Competition is a key driver of innovation and investment. It was the combination of industry standards (GSMA) and regulated competition that drove the European telecoms market back at the turn of the millennium. Without it it's highly unlikely that 3G would ever have been deployed. The US has really only been playing catch up and network quality drops a lot as soon as you get outside the larger cities.

    The rules for competition for all industries in Europe are pretty clear. Indeed it is these very rules which are facilitating the development of true cross-border services. The European Commission can intervene in national markets but only within clearly defined limits. But, let's face it, it will do a far better job of regulating telecoms in the UK than Ofcom has managed so far. Wholesale pricing and the phasing out of roaming charges will do more to strengthen competition than the number of national operators.

    1. Anonymous Coward
      Anonymous Coward

      But, let's face it, it will do a far better job of regulating telecoms in the UK than Ofcom has managed so far.

      Bungle and Zippy could do a far better job of regulating UK telecoms than Ofcom, so the barrier's not been set overly high, I'd suggest?

  7. JimmyPage Silver badge
    FAIL

    Is it a losing battle ?

    As far as I know, every time "competition" has been fostered, then end result is fewer players.

    The UK energy and cable markets being a paradigm.

    We started off in the 80s, with several small, localised cable operators.

    Now there's only Virgin.

    We started off in the late 90s with several small, localised energy suppliers[1].

    Now there's EON/EDF and BG (who all have resellers - not the same thing as competition)

    [1]In 2002 I signed up with Amerada. In a shadow of the old "how do you know you work for a dotcom company ?" (you've worked for 5 companies in two years and never moved desks) I found myself with 3 different outfits over 4 years without ever changing.

    1. Anonymous Coward
      Anonymous Coward

      Re: Is it a losing battle ?

      As far as I know, every time "competition" has been fostered, then end result is fewer players.We started off in the late 90s with several small, localised energy suppliers[1]. Now there's EON/EDF and BG (who all have resellers - not the same thing as competition)

      Look who's not being paying any attention. There's now about thirty active, independent energy suppliers to choose from (go and look 'em up on Uswitch or Ofgem), far more than there were in the 1990s. Ignoring the big players, the largest of these new entrants has grown from zip to over a million customers, and you've got a choice of cooperatives, green energy suppliers, council owned, independent commercials, or external branded suppliers (eg Co-op). Few of those are resellers for the large companies (only SSE and British Gas have what are referred to as "white label" suppliers, primarily Sainsbury's Energy, and Marks & Spencer Energy). Getting an energy supply licence is cheap (£400 odd) so why not set one up yourself if you;re not happy with the current level of choice?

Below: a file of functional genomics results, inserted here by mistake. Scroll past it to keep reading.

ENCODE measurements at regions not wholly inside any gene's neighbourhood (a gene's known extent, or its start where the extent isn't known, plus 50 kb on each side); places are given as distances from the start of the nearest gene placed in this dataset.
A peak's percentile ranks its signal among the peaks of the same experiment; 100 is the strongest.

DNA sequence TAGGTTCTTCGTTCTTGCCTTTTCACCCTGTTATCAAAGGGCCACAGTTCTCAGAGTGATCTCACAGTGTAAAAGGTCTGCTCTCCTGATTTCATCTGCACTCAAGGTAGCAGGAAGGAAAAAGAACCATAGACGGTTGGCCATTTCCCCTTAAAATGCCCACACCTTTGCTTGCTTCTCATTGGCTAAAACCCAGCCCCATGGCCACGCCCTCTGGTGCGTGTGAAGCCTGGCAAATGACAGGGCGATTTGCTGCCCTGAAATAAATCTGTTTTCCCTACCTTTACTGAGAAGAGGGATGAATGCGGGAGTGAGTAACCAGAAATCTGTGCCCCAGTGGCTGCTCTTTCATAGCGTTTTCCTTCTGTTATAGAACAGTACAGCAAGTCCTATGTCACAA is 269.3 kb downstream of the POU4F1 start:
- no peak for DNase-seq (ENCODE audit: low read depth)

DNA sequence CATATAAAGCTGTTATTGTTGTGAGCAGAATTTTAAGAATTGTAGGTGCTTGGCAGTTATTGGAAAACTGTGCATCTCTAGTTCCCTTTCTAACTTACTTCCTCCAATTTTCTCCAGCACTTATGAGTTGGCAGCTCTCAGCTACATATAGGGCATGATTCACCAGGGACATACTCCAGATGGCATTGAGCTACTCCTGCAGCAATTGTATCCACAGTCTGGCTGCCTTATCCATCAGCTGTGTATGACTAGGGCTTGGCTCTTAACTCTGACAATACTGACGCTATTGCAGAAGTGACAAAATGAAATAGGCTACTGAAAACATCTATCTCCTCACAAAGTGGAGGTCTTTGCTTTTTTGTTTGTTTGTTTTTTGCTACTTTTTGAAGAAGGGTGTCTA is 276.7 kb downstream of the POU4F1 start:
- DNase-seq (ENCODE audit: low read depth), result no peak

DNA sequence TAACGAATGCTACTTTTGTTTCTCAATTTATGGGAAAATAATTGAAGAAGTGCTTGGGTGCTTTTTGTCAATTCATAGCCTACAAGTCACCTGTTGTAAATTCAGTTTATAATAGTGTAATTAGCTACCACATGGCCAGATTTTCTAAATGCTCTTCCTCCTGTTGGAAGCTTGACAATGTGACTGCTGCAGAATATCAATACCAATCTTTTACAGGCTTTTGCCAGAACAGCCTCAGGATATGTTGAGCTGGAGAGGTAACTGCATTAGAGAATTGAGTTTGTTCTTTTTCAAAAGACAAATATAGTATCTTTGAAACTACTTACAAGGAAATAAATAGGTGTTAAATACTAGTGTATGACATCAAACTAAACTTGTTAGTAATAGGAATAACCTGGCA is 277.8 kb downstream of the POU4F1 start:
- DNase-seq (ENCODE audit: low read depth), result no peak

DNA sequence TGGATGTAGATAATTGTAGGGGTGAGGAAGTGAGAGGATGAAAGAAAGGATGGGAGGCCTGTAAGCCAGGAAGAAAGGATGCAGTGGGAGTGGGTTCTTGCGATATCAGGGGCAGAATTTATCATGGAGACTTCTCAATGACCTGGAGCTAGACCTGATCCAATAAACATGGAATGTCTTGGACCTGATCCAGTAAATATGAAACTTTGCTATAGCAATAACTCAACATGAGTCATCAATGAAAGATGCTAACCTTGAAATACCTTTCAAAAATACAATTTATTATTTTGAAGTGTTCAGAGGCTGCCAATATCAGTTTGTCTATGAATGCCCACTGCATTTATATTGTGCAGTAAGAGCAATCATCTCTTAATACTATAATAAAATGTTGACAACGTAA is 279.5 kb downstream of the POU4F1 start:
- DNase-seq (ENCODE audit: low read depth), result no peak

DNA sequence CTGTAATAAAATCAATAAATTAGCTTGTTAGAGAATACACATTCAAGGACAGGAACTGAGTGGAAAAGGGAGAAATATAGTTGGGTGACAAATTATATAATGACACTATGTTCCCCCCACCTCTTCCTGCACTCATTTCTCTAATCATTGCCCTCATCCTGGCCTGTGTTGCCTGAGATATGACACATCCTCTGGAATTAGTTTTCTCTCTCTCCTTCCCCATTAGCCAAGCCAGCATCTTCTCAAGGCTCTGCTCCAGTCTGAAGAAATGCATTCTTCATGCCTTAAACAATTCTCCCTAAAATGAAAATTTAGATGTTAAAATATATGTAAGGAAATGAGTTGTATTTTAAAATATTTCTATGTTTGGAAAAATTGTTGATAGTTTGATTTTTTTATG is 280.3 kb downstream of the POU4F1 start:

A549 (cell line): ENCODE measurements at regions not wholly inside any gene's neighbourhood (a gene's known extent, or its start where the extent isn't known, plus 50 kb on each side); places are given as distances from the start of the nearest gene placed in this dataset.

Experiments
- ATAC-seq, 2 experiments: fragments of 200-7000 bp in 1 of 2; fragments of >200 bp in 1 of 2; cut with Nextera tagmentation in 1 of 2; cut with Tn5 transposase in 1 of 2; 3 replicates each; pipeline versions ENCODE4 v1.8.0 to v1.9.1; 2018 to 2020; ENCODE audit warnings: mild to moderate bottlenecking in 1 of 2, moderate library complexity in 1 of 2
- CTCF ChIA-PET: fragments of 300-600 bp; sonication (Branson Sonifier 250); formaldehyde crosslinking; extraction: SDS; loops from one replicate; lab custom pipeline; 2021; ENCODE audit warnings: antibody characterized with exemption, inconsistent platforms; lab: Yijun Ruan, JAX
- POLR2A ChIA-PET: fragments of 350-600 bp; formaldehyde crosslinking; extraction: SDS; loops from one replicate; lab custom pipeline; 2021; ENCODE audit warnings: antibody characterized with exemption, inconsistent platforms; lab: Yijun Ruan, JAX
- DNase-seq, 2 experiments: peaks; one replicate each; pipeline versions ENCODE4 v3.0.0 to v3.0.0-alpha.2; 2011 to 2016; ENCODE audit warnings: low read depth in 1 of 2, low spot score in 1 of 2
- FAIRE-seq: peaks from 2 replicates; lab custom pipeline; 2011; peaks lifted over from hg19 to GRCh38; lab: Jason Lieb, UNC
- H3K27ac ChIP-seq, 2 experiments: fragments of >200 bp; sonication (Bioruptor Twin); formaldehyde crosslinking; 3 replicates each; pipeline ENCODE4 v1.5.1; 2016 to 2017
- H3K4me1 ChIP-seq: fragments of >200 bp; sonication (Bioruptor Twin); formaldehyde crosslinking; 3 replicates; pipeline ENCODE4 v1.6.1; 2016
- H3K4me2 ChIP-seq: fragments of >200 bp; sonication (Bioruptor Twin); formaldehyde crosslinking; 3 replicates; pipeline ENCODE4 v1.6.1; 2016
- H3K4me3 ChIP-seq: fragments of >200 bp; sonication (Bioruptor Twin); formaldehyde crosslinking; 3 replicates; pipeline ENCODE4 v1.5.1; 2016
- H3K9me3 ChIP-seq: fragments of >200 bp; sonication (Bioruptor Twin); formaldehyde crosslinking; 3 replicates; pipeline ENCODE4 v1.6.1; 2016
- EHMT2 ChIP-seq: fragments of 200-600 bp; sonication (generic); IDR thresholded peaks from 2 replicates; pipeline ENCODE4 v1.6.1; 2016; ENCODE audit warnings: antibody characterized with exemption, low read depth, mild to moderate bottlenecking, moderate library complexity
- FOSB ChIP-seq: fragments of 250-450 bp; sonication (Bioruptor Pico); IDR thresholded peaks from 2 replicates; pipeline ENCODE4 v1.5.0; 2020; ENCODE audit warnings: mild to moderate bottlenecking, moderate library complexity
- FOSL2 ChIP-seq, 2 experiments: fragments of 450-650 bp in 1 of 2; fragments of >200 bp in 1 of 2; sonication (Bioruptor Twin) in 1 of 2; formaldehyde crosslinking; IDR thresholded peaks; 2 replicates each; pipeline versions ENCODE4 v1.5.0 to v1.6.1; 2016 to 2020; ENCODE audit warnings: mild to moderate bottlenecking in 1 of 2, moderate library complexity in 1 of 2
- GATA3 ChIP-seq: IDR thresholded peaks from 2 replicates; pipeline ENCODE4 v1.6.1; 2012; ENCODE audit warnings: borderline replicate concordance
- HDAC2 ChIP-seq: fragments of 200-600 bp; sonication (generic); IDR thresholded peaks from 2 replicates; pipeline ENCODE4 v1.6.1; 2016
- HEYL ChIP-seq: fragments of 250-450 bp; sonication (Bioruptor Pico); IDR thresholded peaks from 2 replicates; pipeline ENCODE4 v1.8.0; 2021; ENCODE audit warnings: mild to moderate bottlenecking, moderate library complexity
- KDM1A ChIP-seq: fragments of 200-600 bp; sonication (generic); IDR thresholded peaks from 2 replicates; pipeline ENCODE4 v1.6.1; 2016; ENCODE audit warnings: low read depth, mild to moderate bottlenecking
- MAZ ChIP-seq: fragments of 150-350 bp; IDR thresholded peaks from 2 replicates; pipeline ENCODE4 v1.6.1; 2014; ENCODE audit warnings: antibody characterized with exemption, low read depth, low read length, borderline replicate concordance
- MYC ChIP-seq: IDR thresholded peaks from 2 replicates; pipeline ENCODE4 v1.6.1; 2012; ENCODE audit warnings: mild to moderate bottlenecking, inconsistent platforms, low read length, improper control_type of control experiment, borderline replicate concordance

Regarding the chop and change, if you join a new entrant supplier in any established market, what do you expect? Few companies enter new markets with long term survive and grow plans, they simply want to make the founders rich, and when they've had enough they sell out, either to another new entrant or an established player. Or like many new entrants in all markets, they find that the other man's grass was not actually as green as it looked, and their customers get acquired when they go to the wall.

      Having said that, this growth of "competition" in energy is a recent regulatory creation by DECC tilting the playing field in favour of small suppliers. In commodity markets like energy and telecoms, there's significant economies of scale, and absent intervention you'd expect a functioning market to converge on a small number of very large players, with small niche positions held by challengers only in segments that the big players can't or won't serve. Where Ofcom do nothing we see exactly this, of consolidations, a lot of product choice even if little supplier choice, some innovation but limited attention to uneconomic markets. In the obsessively regulated energy industry, you see the opposite, of fragmentation without innovation, and money being thrown at the wall under the guise of ECO or WHD.

      Which would you prefer?

      1. Anonymous Coward
        Anonymous Coward

        Re: Is it a losing battle ?

        @ Ledswinger

        the vast majority of those so called suppliers actually just supply a bill & don't generate any of their own electricity or gas.

        the regulator basically made a market for them at our expense by ensuring there is some profit to be had for the niche players. They all know that the greater their costs of supply the more they will earn by adding whatever their margin is and passing on to us whilst doing the bare minimum possible top provide a service. They are all hurting now as wholesale prices have plummeted.

        1. Anonymous Coward
          Anonymous Coward

          Re: Is it a losing battle ?

          the vast majority of those so called suppliers actually just supply a bill & don't generate any of their own electricity or gas.

          Christ, it's certainly a losing battle with you lot today. If you haven't encountered my comments before, I would happen to know that most suppliers are just retailers, because I work in the sector. But so f***ing what if they don't actually generate what they sell? Do you expect Tesco to operate the farms for its carrots? Car dealers to make their own cars? PC World to build computers? Arqiva to make TV programmes? Vodafone to actually make their own handsets?